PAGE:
Tight-knit friend groups can be as central to middle school emotional life as crushes, if not more so, and authors like Preston Norton take care to portray those relationships as thoughtfully as their romantic counterparts. “I wanted to include some intimate portrayals of boy friendships—it’s not just boogers and farts,” Norton says of his fourth book for middle grade readers, The House on Yeet Street (Union Square, Aug.). Thirteen-year-old Aiden processes his crush on his best friend, Kai, by writing a story reimagining Kai as a merman. Well aware that its discovery would lead to fatal levels of embarrassment, he chucks the story into the one place his friends will never go: the neighborhood haunted house. When the group decides that, in fact, the dilapidated Victorian is the perfect spot for a sleepover, Aiden goes in first to retrieve his notebook and meets his work’s biggest fan, who may be a ghost.

Terry J. Benton-Walker’s Alex Wise vs. the Cosmic Shift (Labyrinth Road, Sept.) picks up the adventures of the title character, a queer middle schooler and reluctant hero he introduced in 2023’s Alex Wise vs. the End of the World. He may have vanquished Death and saved his sister in book one, but he still doesn’t think he’s cut out for heroics. Plus, he’s contending with his burgeoning feelings for demigod Liam, a friend who’s becoming something more.

“Friendships are safe spaces for us,” Benton-Walker says. “These crushes develop with someone you know on a deeply personal level, where it’s easy to be vulnerable and talk to them.”

Sometimes crushes don’t pan out, and Nicole Melleby, for one, wants readers to know that’s okay. She sends the protagonist of Winnie Nash Is Not Your Sunshine (Algonquin, Apr.) to spend the summer with her grandmother at her Jersey Shore senior community during a family crisis. Among the secrets Winnie’s keeping: she likes girls. She meets pretty Pippa Lai, who’s visiting her own grandmother at the community, and ultimately realizes they’re better as friends.

“Winnie is fully in touch with her own feelings,” Melleby says. “Not every crush needs to become something. She’s my first fully self-aware character.” PW’s review called Melleby’s sixth middle grade title a “summery, heartfelt tale of change and transformation.”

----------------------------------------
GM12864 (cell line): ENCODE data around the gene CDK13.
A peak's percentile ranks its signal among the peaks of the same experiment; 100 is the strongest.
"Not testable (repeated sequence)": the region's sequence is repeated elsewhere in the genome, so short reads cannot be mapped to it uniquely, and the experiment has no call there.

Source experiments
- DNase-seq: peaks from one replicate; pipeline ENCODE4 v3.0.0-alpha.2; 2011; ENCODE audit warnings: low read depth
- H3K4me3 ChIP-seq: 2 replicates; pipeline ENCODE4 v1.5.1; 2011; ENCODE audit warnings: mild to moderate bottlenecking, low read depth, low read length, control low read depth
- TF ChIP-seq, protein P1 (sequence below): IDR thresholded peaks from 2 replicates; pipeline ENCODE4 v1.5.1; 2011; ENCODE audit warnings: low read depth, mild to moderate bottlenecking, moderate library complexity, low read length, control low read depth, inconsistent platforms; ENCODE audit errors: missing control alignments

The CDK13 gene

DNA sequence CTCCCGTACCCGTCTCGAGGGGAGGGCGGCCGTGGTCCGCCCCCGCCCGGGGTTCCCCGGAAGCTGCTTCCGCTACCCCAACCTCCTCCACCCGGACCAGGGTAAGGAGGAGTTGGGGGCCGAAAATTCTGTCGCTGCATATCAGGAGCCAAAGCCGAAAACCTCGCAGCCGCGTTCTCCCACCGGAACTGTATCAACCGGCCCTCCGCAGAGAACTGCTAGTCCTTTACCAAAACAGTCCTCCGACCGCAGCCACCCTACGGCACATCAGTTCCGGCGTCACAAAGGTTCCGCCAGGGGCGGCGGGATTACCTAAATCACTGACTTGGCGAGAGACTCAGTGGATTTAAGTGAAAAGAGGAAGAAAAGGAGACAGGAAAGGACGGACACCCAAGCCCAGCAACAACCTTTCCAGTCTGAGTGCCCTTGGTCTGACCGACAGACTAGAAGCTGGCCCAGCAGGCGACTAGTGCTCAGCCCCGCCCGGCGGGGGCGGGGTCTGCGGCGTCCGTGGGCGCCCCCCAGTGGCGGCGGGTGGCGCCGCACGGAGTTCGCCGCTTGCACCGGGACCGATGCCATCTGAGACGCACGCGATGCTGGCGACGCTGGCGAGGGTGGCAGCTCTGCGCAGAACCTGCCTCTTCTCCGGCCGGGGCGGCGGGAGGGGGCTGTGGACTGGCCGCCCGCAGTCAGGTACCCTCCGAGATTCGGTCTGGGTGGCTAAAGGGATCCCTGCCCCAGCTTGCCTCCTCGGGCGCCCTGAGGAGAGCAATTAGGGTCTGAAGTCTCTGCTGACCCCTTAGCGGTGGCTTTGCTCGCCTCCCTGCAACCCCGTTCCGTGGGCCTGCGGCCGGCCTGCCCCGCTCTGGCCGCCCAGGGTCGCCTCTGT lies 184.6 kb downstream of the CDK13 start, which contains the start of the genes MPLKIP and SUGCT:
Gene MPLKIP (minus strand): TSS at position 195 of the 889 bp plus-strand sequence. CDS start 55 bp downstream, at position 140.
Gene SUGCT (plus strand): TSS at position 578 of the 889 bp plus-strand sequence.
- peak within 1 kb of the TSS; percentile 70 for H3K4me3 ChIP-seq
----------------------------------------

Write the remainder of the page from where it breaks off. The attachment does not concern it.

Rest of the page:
Living out loud

Amid the perils of middle school—the drama, the bullying, the hurt feelings—authors also emphasize the importance of allowing their characters big emotions like joy, even to the point of embarrassment.

“A crush is cringe by definition,” says former literary agent V.P. Anderson, who wrote her graphic novel debut, Blood City Rollers (Labyrinth Road, Apr.), as a stress reliever when she lost her derby community during Covid lockdown. “It’s about the yearning, the pining, the obsession, the unrestrained joy. It’s a very queer vibe; if we were all allowed to embrace the cringe we’d be a happier world.”

In the book, a figure skater who’s been sidelined by an injury is recruited by the gorgeous captain of a vampire derby team looking for a human jammer. PW’s starred review praised the graphic novel, a debut for Anderson and for illustrator Tatiana Hill, for “striking a refreshing balance between spectral sports romp and queer found family narrative.”

Michael Leali, who has written two previous novels starring queer middle schoolers, likewise expressed appreciation for the thrills of first love. “It’s one of my favorite things about middle grade—the innocence of a child attempting an adult thing for the first time. There’s this lack of being jaded or apprehensive, a certain willingness to take risks. I didn’t get to explore expressing my crushes in middle or high school, so getting to do that through my writing feels like giving my younger self a chance to experience it.”

The protagonist of The Truth About Triangles (Harper, May), 12-year-old Luca Salvatore, was raised to be a people pleaser and a perfectionist, traits Leali says he shares. Luca tries to save his family’s failing pizzeria by pitching it to be featured on the culinary TV show Pizza Perfect, all while navigating chaos at home and a burgeoning crush on Will, the new kid at school.

How It All Ends by Emma Hunsinger (Greenwillow, Aug.) takes inspiration from the author-illustrator’s 2019 New Yorker piece, “How to Draw a Horse,” about her seventh grade crush on a “horse girl,” whom she imagined herself heroically saving from a house fire. It’s her first book for middle schoolers; 2020’s My Parents Won’t Stop Talking!, written with her wife, fellow cartoonist Tillie Walden, is a picture book.

Like other authors who spoke with PW for this piece, Hunsinger acknowledges the liminal, all-consuming nature of middle school infatuation. “What’s so special about being a 12- or 13-year-old with a crush is that it’s the first time you’re feeling this way with some understanding of what you’re feeling,” she says. “The first of anything is so intense, so shocking, simultaneously scary and exciting—it’s why we like roller coasters, too.”

Liz Scheier is a writer, editor, and product strategist living in Washington, D.C. She is the author of the memoir Never Simple.

Read more from our LGBTQ feature:

New LGBTQ Fiction in Translation

Works by queer authors from Argentina, Catalonia, Syria, and beyond speak to U.S. readers